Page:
Originally posted February 2006 this was one of my first reviews! I still have (and love!) my Jimmie Vaughan signature Stratocaster… One of the best guitars I’ve played…
I’ve been looking for just the right Fender(tm) Stratocaster(tm). My heart wants a nice , Custom Shop American Strat(tm), my wallet wants a Squier(tm) Strat.
Let me begin by saying that the American-made Strats and Telecasters are superb, and that there is no substitute for a Custom Shop or high-end Strat/Tele if you’re looking for a high-end instrument. With that said, I’ve been playing an extremely wide variety of Stratocasters for quite some time now. My big question has been, how can I get just the right playability, feel, price, and sound for less than $1000US??? This review answers lots of those questions for me, and I hope will help you, too.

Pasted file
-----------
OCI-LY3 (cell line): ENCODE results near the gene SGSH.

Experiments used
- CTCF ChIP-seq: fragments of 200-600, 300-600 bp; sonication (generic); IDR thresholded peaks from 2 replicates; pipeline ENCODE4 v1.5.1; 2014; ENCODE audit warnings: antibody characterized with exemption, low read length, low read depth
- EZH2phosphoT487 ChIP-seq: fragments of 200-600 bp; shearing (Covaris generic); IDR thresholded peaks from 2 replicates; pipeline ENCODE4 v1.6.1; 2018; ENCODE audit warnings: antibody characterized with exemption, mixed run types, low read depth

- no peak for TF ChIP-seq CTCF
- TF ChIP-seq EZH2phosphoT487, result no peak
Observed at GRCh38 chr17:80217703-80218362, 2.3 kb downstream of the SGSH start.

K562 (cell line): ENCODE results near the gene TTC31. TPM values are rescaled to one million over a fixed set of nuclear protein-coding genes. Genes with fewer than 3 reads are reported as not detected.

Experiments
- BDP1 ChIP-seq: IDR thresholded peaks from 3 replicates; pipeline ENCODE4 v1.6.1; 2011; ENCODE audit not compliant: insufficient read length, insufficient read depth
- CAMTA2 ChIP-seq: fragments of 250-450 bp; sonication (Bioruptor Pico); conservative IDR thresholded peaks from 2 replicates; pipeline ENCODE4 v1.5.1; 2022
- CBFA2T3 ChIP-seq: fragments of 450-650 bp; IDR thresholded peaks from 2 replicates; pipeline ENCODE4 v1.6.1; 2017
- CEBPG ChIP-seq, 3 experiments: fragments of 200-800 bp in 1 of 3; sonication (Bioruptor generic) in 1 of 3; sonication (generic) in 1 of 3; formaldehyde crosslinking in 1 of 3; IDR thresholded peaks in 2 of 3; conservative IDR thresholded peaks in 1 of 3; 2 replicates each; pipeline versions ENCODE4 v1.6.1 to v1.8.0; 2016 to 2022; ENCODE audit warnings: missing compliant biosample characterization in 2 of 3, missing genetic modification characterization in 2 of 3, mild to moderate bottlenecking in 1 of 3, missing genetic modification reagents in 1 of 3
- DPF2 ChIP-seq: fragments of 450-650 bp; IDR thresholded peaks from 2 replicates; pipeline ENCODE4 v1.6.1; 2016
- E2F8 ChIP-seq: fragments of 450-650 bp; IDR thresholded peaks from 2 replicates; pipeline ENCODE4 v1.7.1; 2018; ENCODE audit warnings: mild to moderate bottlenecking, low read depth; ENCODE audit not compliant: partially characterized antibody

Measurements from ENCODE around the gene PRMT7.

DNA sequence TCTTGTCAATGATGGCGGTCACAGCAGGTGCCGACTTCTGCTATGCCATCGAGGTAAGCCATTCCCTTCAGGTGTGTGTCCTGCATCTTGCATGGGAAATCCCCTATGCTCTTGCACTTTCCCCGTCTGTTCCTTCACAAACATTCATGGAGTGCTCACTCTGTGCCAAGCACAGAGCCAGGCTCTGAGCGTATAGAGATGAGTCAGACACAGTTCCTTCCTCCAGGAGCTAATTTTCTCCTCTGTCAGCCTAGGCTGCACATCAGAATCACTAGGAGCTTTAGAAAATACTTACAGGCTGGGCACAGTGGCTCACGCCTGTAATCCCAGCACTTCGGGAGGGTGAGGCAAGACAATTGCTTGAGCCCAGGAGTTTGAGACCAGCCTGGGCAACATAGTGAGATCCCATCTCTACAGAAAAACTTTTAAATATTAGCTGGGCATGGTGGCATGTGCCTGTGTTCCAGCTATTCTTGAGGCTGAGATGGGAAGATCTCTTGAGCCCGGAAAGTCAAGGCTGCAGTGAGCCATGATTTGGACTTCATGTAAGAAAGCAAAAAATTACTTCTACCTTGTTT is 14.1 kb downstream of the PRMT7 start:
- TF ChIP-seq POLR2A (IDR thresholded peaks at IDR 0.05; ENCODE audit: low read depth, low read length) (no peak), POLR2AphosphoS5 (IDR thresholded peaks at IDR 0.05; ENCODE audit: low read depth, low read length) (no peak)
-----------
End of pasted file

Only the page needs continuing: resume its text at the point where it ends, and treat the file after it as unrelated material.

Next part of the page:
My first Strat; I had the basic Squier Strat with the maple fretboard for quite a while. It was extremely well-made, very reliable, OK tuning, and OK intonation (it could not be adjusted to the point where the tempered tuning I use would stick…). The neck was a very soft “C” shape, and the body was the lightest Strat I’ve ever played (it was even neck-heavy when you played it with a relaxed strap position). I made several great pop tunes with that guitar. I sincerely think that the little black Squier Strat is absolutely phenomenal for a beginner, or for someone who wants a Strat to take to the beach on vacation (don’t get beer or sand on your Custom Shop Strat!). The maple fretboard variety is a favorite of mine. I like the feel, the hardness of the wood, and I like the fine grain it offers for pitch-bending. I sold the Squier to a beginning guitarist, and she’s havin’ a blast with it (I think it’s great when guitars live multiple lives! Do they have Karma??? If they do, that particular Strat should be great to go – it’s been wonderful.)